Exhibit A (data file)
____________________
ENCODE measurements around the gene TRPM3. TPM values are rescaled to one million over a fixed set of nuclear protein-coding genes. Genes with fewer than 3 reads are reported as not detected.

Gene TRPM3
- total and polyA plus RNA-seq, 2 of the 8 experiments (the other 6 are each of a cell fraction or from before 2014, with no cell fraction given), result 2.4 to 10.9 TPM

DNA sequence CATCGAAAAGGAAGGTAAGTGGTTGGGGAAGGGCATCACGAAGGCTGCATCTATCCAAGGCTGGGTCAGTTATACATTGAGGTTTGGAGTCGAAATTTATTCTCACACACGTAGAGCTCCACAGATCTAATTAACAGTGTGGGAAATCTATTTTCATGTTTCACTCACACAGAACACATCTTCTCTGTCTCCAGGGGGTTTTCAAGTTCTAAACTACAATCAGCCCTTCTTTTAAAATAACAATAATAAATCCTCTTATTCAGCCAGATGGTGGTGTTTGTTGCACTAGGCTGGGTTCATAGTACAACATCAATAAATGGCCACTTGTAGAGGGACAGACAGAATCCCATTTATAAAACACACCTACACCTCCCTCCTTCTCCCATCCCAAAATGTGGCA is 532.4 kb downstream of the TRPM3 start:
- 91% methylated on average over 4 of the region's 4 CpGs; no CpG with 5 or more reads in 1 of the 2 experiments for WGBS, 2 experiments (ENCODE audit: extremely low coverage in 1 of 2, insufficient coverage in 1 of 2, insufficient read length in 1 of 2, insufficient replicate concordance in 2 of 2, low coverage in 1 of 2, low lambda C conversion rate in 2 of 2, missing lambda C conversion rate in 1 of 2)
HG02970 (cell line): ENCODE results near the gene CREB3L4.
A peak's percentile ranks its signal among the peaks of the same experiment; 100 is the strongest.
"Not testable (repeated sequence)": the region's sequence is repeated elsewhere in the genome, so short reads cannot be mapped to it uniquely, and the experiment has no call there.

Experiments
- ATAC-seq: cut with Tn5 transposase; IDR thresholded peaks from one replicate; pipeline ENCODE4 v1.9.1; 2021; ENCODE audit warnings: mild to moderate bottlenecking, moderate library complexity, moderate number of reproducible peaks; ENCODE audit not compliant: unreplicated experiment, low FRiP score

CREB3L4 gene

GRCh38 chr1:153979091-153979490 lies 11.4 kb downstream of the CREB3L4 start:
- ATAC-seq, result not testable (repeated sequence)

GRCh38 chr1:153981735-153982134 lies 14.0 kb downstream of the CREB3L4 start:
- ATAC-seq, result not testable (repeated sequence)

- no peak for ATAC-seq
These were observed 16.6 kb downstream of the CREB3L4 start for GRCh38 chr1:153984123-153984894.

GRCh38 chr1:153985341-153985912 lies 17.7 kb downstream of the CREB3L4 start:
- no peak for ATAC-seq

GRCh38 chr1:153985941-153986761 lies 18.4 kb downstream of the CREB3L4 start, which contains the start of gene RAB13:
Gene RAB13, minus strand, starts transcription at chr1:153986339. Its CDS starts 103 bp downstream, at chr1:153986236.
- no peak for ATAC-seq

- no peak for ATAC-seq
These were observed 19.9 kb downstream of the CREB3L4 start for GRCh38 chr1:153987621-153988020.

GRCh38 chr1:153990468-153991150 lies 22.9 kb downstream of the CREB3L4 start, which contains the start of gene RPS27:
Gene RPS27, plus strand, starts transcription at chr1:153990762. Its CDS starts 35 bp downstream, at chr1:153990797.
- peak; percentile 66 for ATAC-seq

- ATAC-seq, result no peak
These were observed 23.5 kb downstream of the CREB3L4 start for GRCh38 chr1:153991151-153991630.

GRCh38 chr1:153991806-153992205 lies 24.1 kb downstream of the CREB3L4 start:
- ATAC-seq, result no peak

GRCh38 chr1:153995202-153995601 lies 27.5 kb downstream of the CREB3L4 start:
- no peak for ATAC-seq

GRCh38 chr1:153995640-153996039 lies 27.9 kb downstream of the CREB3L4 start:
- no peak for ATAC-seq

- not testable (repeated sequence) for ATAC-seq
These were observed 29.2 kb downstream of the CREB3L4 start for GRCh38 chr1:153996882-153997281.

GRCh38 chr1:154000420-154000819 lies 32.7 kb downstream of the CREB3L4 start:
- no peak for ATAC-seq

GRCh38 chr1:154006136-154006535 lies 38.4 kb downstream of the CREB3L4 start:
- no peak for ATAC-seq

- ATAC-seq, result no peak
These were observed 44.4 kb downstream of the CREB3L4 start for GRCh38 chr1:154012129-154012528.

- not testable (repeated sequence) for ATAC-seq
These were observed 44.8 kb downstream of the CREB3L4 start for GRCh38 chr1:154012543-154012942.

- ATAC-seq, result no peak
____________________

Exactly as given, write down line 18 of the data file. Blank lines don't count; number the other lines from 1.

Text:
GRCh38 chr1:153985341-153985912 lies 17.7 kb downstream of the CREB3L4 start: